Wednesday, August 24, 2011

Quakin' Postscript

For the record, you're not supposed to evacuate from an office building during an earthquake. Just get under a desk and away from stuff that might fall on you. And don't stand in a doorway like they tell you when you're a kid: that's not actually safe.

Next up: hurricane preparedness! The west coast is the better of the two coasts this week.

Tuesday, August 23, 2011


Today's East Coast temblor registered at the seventh-floor facilities of Big Seagull as a noticeable office wobbling, a perplexing vibration not strong enough to physically disturb anything. It continued for something like ten or fifteen seconds. Several seconds after it stopped, everyone was gathering around the corners of our nondescript beige hallways to verify that it "wasn't just me." So there's the initial presentation of a rare seismic event. Judging from news reports the experience varied widely by what kind of building people were in at the time.

Back in January I read Amanda Ripley's The Unthinkable, about the behavior that people exhibit during disasters and emergencies. Although the Earthquake of Ought-Eleven is clearly neither a disaster nor an emergency, our office behavior was immediately recognizable from Ripley's account. First, people touch base with each other. Next ensues an undirected, nervous, slightly giddy milling around. Someone opined quickly that if we were supposed to get out of the building, the building management would announce it over the intercom. (Passive, instruction-following behavior!) I stated to a small collection of people in the hallway that it wouldn't do any harm for us to walk down to the street, even if it were nothing; my boss said something generally approving of the idea and then said she was going back to her office to get her purse. (An impulse to collect belongings!) Although I could tell a fair number of people wanted to leave the building, no one from the area did, until I walked downstairs with two younger coworkers about two minutes later. (Apathy! Reluctance to alter the crowd behavior!)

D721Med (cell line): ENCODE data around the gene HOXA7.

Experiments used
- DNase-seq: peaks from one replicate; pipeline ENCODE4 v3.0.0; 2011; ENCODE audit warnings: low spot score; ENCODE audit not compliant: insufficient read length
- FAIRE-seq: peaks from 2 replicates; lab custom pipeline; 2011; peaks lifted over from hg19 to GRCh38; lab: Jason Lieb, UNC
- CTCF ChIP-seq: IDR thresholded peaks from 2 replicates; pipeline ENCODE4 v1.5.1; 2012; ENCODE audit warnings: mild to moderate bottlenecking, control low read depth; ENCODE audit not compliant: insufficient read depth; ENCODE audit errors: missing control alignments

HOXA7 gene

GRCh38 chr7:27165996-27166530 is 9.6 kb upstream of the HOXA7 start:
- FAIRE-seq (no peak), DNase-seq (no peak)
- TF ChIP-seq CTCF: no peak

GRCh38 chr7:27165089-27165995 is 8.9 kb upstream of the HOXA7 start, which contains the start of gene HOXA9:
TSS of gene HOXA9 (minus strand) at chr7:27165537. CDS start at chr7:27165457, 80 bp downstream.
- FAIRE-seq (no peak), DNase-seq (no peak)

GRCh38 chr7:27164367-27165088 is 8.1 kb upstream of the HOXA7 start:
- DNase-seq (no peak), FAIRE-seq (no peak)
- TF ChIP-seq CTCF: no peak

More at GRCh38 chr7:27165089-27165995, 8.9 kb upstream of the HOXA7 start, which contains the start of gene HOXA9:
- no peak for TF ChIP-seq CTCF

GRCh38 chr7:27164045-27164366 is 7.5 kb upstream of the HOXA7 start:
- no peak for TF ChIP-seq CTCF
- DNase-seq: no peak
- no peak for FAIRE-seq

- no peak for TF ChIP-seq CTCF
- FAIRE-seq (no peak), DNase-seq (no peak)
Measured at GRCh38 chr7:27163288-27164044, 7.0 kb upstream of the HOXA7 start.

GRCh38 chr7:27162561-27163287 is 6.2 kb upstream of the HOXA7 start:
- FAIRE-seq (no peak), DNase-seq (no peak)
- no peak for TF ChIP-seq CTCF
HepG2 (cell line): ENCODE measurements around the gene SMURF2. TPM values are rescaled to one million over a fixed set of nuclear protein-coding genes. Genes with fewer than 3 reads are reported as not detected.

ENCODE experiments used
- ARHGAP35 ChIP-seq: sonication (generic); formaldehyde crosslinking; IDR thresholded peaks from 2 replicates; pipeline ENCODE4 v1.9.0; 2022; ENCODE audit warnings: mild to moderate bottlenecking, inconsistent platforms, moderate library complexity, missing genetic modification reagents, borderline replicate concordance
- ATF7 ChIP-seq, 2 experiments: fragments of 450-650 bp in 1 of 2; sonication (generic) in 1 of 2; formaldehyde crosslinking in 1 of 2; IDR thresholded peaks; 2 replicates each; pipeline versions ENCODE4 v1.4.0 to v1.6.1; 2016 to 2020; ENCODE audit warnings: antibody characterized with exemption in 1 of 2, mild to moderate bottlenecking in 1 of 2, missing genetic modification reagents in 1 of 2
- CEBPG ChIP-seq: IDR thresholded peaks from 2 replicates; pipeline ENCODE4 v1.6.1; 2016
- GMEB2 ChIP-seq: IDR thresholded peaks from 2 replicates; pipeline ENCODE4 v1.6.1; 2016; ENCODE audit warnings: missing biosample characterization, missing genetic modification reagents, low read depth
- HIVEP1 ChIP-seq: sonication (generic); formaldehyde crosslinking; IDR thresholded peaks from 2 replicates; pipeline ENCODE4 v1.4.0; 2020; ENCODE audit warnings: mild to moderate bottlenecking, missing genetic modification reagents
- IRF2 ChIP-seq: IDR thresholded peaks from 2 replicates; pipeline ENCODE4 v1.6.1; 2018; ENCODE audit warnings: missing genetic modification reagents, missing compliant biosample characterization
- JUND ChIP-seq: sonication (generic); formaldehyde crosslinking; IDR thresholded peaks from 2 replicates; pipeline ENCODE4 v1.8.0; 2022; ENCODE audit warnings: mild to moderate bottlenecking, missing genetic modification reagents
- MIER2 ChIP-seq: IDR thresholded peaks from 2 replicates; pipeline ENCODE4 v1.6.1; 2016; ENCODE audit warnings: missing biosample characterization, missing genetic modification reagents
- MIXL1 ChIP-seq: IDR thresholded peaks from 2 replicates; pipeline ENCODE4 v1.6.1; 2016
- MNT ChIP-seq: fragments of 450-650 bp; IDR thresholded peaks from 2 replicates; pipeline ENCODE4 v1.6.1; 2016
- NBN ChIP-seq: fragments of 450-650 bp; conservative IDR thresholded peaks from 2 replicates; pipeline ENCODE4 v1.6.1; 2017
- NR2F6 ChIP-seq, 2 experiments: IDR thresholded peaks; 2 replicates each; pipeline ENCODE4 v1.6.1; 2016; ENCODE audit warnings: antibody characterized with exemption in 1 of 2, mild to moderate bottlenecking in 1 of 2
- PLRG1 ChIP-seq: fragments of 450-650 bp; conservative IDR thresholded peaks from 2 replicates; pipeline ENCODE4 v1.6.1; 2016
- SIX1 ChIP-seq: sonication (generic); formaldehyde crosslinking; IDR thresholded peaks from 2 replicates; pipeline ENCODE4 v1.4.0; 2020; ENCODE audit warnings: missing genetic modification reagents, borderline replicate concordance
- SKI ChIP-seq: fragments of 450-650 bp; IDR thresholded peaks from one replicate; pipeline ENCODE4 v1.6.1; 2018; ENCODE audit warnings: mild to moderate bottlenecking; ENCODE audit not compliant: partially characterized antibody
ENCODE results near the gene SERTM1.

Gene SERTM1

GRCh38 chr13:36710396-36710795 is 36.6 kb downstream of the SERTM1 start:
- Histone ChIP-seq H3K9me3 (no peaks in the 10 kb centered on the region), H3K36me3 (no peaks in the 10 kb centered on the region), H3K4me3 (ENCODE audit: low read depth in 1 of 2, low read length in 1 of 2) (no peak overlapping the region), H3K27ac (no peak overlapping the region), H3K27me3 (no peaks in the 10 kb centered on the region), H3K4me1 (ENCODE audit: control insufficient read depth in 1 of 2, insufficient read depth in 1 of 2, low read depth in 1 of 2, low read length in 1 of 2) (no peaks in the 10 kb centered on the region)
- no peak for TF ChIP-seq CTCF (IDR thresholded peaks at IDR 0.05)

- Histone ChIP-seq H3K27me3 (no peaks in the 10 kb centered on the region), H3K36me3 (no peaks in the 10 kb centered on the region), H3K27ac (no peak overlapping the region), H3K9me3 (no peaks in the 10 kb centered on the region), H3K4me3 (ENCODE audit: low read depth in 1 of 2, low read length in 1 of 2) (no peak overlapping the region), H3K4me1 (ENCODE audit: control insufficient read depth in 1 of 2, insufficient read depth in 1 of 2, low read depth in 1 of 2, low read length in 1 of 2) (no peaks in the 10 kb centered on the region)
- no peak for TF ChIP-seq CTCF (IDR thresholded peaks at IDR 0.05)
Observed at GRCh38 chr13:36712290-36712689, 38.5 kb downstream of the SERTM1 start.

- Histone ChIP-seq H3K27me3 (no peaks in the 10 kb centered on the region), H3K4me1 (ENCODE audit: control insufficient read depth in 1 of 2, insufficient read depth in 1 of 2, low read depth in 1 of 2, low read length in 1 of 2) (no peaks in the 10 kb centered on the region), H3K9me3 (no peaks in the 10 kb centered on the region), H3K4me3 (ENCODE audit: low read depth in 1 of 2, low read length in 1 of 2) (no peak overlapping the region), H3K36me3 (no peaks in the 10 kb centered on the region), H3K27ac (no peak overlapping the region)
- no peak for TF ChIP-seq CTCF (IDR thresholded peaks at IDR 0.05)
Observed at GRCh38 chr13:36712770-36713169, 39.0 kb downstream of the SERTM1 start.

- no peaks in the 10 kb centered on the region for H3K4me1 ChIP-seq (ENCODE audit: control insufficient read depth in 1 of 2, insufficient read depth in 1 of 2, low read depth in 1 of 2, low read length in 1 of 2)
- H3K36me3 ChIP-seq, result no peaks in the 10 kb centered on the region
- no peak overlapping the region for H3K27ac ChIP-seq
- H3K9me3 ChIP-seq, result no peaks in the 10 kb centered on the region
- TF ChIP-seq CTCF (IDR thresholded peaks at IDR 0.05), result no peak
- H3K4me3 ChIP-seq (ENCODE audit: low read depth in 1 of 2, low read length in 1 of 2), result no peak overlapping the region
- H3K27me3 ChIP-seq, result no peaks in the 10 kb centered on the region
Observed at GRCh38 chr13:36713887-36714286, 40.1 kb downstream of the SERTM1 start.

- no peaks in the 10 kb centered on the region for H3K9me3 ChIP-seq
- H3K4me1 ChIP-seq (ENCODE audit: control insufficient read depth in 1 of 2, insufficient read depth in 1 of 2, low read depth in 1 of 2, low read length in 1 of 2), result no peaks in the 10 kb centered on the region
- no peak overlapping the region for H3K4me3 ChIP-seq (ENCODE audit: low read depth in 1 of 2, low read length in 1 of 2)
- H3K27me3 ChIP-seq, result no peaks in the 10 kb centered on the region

Of course, despite having read Ripley, I hadn't yet learned where the emergency stairs in our office were. Others knew. We had a fire drill two Fridays ago, but instead of pointing out the stairs, the fire drill guy just collected us by the elevators and told us to learn where the stairs were. By "fire drill guy," incidentally, I mean a representative of some company the building outsources its fire drills to.

On the sidewalk, there was similar milling behavior, with everyone on their smartphones checking for info. The first news came from Twitter, naturally. (You know, back in my day, people just opened their car doors on the street and played the news radio with the volume all the way up.) Even before I'd walked downstairs someone had learned at least the Twitter basics, that there'd been an earthquake felt as far south as Virginia.

On the sunny sidewalk, where I loitered for ten minutes trying to collect rumors, I wondered darkly whether Washington may have been hit by a nuclear explosion, or how one would theoretically face a tsunami in midtown Manhattan. (My imagination just tracked unhelpfully to Deep Impact, of course, a movie almost as practically unhelpful as it is shitty.) It looked like a small percentage of the surrounding office buildings had emptied. Back in the office, I was moderately nervous and felt an imaginary sway to the building until about a quarter after three.

I still have no idea how you're supposed to react to an earthquake in Manhattan. (Coworker 1, afterwards: "Do you go underground somewhere? . . ." Coworker 2: "No, that's for tornadoes.") Slate's impressively quick-reacting Explainer says you're not supposed to do anything other than duck and cover. And sometime I need to re-read Ripley and, you know, actually apply the information this time. Today's going to seem like a quirky footnote in retrospect, but if this had been some kind of actual emergency it wouldn't have gone down so well.